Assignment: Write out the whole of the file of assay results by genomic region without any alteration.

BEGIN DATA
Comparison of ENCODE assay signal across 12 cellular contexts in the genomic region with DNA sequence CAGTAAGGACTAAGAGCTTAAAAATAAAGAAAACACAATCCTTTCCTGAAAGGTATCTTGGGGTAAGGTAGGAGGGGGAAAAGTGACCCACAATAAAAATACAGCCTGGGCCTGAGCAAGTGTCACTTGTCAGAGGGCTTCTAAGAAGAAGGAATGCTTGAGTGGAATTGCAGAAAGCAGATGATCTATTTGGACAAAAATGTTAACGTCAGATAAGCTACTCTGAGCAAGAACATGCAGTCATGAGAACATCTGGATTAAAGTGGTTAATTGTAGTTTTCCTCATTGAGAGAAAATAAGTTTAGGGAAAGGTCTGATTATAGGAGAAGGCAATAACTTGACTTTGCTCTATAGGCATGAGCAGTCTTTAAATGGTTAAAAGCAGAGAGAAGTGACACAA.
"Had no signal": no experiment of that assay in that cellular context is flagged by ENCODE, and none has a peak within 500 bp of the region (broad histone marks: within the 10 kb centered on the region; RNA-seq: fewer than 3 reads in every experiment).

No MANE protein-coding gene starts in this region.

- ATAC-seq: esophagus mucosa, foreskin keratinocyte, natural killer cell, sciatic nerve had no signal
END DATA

Comparison of ENCODE assay signal across 12 cellular contexts in the genomic region with DNA sequence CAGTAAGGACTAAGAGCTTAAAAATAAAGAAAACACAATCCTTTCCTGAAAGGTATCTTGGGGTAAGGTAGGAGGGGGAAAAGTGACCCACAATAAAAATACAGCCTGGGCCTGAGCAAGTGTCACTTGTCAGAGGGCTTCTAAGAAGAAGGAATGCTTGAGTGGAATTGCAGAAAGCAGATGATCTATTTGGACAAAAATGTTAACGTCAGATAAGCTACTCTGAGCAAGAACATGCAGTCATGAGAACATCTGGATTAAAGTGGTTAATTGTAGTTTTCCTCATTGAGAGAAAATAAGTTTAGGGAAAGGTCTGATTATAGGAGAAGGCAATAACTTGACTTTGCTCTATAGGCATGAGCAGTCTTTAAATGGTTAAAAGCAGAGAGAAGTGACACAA.
"Had no signal": no experiment of that assay in that cellular context is flagged by ENCODE, and none has a peak within 500 bp of the region (broad histone marks: within the 10 kb centered on the region; RNA-seq: fewer than 3 reads in every experiment).

No MANE protein-coding gene starts in this region.

- ATAC-seq: esophagus mucosa, foreskin keratinocyte, natural killer cell, sciatic nerve had no signal